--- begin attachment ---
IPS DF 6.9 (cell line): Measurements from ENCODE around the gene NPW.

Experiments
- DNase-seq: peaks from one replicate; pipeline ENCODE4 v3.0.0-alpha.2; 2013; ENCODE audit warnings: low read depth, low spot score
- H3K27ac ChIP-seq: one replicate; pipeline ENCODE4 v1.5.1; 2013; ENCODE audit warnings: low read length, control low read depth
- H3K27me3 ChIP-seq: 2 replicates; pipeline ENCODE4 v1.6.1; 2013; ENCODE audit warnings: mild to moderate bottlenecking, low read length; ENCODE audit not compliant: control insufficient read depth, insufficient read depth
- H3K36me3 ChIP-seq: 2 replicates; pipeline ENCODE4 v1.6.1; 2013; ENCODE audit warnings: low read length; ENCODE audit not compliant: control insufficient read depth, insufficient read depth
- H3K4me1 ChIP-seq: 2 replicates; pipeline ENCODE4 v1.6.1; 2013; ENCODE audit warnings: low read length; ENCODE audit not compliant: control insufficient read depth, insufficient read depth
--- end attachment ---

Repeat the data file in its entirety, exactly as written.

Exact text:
IPS DF 6.9 (cell line): Measurements from ENCODE around the gene NPW.

Experiments
- DNase-seq: peaks from one replicate; pipeline ENCODE4 v3.0.0-alpha.2; 2013; ENCODE audit warnings: low read depth, low spot score
- H3K27ac ChIP-seq: one replicate; pipeline ENCODE4 v1.5.1; 2013; ENCODE audit warnings: low read length, control low read depth
- H3K27me3 ChIP-seq: 2 replicates; pipeline ENCODE4 v1.6.1; 2013; ENCODE audit warnings: mild to moderate bottlenecking, low read length; ENCODE audit not compliant: control insufficient read depth, insufficient read depth
- H3K36me3 ChIP-seq: 2 replicates; pipeline ENCODE4 v1.6.1; 2013; ENCODE audit warnings: low read length; ENCODE audit not compliant: control insufficient read depth, insufficient read depth
- H3K4me1 ChIP-seq: 2 replicates; pipeline ENCODE4 v1.6.1; 2013; ENCODE audit warnings: low read length; ENCODE audit not compliant: control insufficient read depth, insufficient read depth